Using CT Imaging to Identify the Draining Lymph Node in Dogs with Mast Cell Tumors
Mast cell tumors are the most common malignant skin tumors in dogs and surgery is the treatment of choice for addressing these tumors. These tumors can spread (metastasize) to other areas and drain into the surrounding lymph nodes. If a tumor has spread into the lymph node it may also spread to the spleen, liver, and bone marrow and additional diagnostic tests may need to be performed. Identification and surgical removal of a draining lymph node (the sentinel lymph node) is used for determining local metastasis and can impact prognosis and treatment recommendation. As every dog and tumor is different, it has been shown that the node closest to the tumor is not necessarily the sentinel node. The goal of this study is to utilize computed tomography (CT) to identify the sentinel lymph node prior to surgical removal.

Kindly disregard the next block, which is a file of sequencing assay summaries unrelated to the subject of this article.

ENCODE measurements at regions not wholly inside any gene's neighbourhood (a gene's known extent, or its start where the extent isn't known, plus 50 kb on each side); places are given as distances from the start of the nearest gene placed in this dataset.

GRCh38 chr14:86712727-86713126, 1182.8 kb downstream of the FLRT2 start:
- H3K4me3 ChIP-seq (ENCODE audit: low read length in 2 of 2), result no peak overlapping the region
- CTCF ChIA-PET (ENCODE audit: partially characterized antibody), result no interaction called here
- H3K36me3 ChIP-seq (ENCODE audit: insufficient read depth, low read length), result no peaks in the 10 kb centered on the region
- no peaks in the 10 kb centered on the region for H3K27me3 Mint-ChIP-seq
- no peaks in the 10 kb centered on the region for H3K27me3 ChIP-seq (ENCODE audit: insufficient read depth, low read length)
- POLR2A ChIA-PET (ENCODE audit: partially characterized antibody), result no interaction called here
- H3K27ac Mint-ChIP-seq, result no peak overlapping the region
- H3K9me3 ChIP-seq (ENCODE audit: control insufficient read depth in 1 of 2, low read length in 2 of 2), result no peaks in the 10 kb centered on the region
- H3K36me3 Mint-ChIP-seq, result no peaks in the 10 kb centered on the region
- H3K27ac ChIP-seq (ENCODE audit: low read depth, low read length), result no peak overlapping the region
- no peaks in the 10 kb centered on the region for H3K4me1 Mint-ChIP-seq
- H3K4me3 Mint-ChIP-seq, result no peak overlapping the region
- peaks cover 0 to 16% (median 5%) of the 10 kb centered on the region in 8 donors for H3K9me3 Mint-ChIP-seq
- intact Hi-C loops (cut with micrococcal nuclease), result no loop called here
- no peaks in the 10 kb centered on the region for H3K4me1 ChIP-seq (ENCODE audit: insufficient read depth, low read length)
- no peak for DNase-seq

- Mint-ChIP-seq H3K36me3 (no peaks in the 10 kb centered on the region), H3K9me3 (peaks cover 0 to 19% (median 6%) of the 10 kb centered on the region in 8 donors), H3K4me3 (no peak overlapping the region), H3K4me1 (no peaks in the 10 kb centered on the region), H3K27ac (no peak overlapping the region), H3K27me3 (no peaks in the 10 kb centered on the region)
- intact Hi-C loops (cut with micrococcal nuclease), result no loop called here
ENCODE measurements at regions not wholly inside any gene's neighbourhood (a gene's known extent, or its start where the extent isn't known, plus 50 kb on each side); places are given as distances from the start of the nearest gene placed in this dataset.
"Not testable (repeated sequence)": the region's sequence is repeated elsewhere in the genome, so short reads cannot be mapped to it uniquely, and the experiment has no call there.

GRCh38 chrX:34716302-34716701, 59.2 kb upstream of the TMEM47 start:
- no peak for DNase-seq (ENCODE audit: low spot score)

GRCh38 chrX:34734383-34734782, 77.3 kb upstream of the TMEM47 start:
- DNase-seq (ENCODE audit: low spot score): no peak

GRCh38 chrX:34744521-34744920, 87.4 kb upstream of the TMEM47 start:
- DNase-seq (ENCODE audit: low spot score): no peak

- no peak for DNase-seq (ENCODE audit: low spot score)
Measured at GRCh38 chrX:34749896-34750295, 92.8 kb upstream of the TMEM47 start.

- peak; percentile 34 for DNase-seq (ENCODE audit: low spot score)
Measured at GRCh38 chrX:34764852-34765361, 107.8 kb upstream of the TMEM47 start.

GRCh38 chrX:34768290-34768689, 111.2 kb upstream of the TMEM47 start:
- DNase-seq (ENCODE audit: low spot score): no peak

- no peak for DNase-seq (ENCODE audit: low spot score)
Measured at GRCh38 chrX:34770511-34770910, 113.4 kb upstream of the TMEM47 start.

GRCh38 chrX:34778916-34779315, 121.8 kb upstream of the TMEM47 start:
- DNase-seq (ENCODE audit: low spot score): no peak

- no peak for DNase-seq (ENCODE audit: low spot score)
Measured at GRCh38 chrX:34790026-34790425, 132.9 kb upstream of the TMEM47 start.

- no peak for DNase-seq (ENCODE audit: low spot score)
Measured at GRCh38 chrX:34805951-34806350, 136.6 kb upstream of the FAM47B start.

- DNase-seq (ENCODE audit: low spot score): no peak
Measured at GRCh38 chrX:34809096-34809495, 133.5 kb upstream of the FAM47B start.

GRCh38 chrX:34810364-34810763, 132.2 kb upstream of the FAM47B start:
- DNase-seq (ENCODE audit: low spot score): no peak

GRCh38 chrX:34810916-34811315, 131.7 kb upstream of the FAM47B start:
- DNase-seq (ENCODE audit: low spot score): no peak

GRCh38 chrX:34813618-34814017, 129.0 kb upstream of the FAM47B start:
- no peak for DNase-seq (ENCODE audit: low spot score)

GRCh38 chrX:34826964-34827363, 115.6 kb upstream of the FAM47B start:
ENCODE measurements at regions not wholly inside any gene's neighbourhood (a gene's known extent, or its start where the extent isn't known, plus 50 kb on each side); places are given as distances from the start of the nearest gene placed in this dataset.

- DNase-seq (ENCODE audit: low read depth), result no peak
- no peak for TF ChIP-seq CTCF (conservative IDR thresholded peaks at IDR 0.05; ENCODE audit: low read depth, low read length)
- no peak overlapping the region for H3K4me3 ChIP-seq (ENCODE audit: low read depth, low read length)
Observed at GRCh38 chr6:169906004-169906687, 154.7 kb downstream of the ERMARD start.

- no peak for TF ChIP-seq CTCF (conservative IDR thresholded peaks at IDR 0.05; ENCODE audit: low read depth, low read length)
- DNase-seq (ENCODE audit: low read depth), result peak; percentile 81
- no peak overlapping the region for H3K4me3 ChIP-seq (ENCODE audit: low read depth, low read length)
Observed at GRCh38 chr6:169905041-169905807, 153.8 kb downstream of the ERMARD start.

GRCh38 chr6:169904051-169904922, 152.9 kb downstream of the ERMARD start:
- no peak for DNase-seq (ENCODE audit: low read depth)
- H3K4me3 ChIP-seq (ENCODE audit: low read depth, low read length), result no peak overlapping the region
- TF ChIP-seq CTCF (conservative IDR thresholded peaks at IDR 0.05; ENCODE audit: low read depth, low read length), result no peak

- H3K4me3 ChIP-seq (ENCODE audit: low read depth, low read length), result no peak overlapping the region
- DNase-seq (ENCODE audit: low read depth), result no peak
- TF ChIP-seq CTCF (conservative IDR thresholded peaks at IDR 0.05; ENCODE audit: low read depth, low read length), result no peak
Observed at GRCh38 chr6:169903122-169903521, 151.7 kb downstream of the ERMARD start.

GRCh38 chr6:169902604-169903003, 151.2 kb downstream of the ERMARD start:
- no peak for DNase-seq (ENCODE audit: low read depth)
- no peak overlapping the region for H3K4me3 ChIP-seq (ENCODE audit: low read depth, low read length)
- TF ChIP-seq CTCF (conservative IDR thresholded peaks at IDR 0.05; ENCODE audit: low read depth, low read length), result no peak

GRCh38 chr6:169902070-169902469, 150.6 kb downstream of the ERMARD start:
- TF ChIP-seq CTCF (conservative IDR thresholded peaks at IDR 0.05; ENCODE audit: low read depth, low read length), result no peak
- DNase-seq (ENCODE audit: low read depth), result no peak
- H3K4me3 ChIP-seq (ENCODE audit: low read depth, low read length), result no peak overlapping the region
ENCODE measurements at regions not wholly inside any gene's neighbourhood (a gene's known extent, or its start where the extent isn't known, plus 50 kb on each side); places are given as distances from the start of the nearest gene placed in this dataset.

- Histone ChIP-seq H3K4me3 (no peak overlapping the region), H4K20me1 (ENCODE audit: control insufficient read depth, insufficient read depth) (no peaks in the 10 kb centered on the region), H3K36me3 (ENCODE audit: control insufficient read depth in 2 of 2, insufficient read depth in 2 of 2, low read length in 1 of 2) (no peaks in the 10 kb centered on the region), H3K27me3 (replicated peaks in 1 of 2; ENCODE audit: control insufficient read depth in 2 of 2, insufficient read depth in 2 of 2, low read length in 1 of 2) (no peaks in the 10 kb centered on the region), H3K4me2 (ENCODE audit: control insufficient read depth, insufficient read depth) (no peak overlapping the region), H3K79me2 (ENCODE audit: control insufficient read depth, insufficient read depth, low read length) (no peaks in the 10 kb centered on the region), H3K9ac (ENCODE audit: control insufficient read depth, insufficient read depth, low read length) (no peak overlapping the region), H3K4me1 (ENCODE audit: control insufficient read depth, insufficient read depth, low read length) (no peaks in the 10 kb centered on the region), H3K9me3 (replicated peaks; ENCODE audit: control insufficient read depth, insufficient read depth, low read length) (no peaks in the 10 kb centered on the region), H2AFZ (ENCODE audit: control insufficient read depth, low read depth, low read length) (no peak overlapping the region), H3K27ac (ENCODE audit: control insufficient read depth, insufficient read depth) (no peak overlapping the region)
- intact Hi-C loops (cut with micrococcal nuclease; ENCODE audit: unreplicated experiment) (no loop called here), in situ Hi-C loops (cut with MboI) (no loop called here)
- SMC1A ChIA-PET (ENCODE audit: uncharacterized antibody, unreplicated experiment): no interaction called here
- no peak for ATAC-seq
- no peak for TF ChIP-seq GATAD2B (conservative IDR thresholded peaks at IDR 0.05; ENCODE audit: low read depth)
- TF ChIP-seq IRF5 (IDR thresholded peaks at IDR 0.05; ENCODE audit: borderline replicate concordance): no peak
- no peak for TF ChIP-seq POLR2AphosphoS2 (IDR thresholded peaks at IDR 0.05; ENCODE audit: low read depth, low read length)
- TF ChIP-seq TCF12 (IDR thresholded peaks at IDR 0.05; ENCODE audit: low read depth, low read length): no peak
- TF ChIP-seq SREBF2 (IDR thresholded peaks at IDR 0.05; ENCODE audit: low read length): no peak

ELIGIBILITY: Dogs with a confirmed cutaneous mast cell tumor who will have surgery performed at the Cornell University Hospital for Animals will be eligible.
COMPENSATION: The study pays for the CT scan of the tumor area and contrast agent used to identify the lymph node. The cost of the removal of the lymph node and histopathology of the lymph node and primary mass will also be covered by the study. Full staging to determine distant metastasis will be performed with either a CT scan of your dog's chest and abdomen or chest x-rays and abdominal ultrasound. Cost of staging is not covered by the study. Pre-operative costs to diagnose the mast cell tumor, as well as the surgical and recovery costs will not be covered by the study.
Principal Investigator: Galina Hayes, BVSc, MRCVS, PhD, DACVS, DACVECC
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